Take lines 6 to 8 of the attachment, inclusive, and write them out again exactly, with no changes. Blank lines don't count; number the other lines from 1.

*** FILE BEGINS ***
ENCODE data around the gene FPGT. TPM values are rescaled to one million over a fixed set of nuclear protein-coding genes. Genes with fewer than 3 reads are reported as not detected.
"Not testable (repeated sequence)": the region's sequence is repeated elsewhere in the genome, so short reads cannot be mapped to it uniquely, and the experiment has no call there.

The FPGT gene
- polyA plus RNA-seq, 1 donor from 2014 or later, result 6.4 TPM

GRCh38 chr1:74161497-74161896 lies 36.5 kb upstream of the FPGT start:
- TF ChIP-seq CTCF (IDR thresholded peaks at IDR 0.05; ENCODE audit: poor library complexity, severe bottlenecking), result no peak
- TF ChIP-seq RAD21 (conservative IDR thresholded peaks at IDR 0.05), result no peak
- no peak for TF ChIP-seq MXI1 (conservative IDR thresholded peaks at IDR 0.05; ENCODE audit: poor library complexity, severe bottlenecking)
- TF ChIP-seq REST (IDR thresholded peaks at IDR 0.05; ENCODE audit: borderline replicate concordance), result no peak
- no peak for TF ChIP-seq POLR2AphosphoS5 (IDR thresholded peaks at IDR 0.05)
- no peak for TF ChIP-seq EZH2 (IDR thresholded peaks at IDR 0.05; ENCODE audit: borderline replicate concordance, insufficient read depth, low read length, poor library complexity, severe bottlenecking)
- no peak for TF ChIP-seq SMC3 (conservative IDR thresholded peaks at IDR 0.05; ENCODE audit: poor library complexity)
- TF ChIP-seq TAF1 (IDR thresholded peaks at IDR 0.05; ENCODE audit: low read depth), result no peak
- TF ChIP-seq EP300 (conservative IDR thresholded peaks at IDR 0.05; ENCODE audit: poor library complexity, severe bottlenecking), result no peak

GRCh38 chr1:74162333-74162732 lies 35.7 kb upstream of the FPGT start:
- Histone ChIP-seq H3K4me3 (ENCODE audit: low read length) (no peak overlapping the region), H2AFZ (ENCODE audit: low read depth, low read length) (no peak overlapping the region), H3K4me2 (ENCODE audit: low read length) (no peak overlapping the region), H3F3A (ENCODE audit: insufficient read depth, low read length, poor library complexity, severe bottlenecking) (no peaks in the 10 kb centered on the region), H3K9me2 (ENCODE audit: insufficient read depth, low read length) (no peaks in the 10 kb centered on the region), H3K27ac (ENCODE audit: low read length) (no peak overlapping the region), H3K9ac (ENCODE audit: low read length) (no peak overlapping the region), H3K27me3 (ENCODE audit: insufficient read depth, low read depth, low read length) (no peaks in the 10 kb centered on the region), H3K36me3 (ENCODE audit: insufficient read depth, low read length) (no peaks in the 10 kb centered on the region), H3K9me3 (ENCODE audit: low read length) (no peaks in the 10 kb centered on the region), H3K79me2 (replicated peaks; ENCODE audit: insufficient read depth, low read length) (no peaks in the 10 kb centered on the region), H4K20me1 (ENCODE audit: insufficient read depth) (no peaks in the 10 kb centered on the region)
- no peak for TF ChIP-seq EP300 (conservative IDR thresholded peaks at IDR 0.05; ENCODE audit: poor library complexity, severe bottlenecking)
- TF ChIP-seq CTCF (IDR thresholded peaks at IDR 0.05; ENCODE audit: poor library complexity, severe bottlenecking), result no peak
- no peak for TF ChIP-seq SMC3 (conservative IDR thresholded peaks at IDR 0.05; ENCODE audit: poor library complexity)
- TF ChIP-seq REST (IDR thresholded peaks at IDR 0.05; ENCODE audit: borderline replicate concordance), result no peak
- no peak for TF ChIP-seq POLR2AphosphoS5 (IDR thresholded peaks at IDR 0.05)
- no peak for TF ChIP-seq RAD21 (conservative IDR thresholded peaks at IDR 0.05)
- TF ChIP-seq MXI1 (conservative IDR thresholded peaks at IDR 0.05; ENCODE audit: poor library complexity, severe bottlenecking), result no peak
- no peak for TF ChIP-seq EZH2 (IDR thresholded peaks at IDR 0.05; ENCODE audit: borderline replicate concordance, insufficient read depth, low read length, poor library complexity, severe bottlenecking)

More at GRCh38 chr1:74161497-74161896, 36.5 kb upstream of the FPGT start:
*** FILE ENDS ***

- TF ChIP-seq CTCF (IDR thresholded peaks at IDR 0.05; ENCODE audit: poor library complexity, severe bottlenecking), result no peak
- TF ChIP-seq RAD21 (conservative IDR thresholded peaks at IDR 0.05), result no peak
- no peak for TF ChIP-seq MXI1 (conservative IDR thresholded peaks at IDR 0.05; ENCODE audit: poor library complexity, severe bottlenecking)